Wales 2017: The Year of The Dragon

Guidance on Law Relating to Air Rifles in Wales and England

This guidance note has been written on the assumption that all competitors will be using standard “FT” type rifles using either spring or compressed air to power the rifle.

The UK Firearms legislation is extremely complex. If any competitor is unsure about the legality of his or her Rifle, please contact the organisers for clarification.

In the UK. The ownership and use of Air Rifles is governed by some of the strictest Firearms Laws in the world.

The penalties for breaking the laws that govern the use of Air Rifles are severe and if broken, would bring you entirely under the jurisdiction of the Firearms Laws. In simple terms, when used unlawfully, Air Rifles are regarded as firearms, and so carry exactly the same legal status as shotguns and live-ammunition guns. There is no concession in law for an Air Rifle’s reduced power level.

It is an offence to have an Air Rifle if you are prohibited from possessing a firearm. Anyone who has been sentenced to a custodial sentence of between three months and three years is prohibited from possessing an Air Rifle or other firearm or ammunition for five years from the date of their release. Anyone who has been sentenced to three years or more is prohibited for life.

Scotland and Northern Ireland have different and more stringent rules governing the ownership and use of Air Rifles.

In Northern Ireland, all Air Rifles require a license.

In Scotland, it will be a criminal offence to have any Air Rifle without a licence from January 1st 2017.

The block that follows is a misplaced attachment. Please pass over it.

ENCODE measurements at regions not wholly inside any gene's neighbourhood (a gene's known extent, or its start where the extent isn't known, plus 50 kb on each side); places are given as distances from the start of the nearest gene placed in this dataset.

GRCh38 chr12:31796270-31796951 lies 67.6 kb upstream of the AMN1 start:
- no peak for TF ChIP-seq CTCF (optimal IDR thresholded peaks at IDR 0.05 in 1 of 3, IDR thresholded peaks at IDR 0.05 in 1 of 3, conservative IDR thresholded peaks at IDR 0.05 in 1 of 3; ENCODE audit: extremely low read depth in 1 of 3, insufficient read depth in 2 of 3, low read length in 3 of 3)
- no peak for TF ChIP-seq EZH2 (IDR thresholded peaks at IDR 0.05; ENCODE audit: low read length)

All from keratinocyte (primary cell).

Air Rifle Power

The legal muzzle energy limit for Air Rifles is (16 joules). For Rifles producing more than, a Firearms Certificate (FAC) is required. No licence is required for Air Rifles below 12ft.lbs

There is currently no restriction on the use of a moderator / silencer when used on a sub Air Rifle.

Trigger locks are not required in the UK

No Air Rifle requiring an FAC will be allowed within the grounds of the competition

Using an Air Rifle

Air Rifles may be used only on land where the user has full permission to shoot.

It is illegal:

  • To shoot on any land, including common land, river banks, public land, recreation and land covered by water, i.e. lakes and rivers where you do not have full permission from the land owner or tenant.
  • To fire an Air Rifle closer than 50 feet (15 metres) from the centre of a public highway, or footpath.
  • To fire an Air Rifle pellet beyond the land to which you have permission to shoot
  • For a person in possession of an Air Rifle to fail to take reasonable precautions to prevent someone under the age of 18 from gaining unauthorised access to it

It is legal:

  • For anyone above the age of 14 to shoot an Air Rifle on private land where full permission to shoot has been given.
  • For those below the age of 14 to shoot an Air Rifle on private land, but only if closely supervised by a responsible person over 21 years of age. The supervising adult is legally responsible for the actions of the junior shooter.

Transporting and Storage of Air Rifles

Air Rifles must always be transported in a securely fastened case that does not permit the Rifle to be fired whilst in the case.

The Rifle owner must take reasonable precautions to stop unauthorised access by people under the age of 18.

Persons between 14 and 18 years of age are not allowed to transport an Air Rifle to the venues at which they shoot without a responsible person aged 21 or over being present.

It is illegal to have an Air Rifle (loaded or not) in a public place without lawful authority or reasonable excuse. This restriction applies to all Air Rifles, even those that are being carried in a securely fastened gun case.

Transporting to and from the competition venue would be regarded as a reasonable excuse.

Guidance on Law Relating to Air Rifles in Wales and England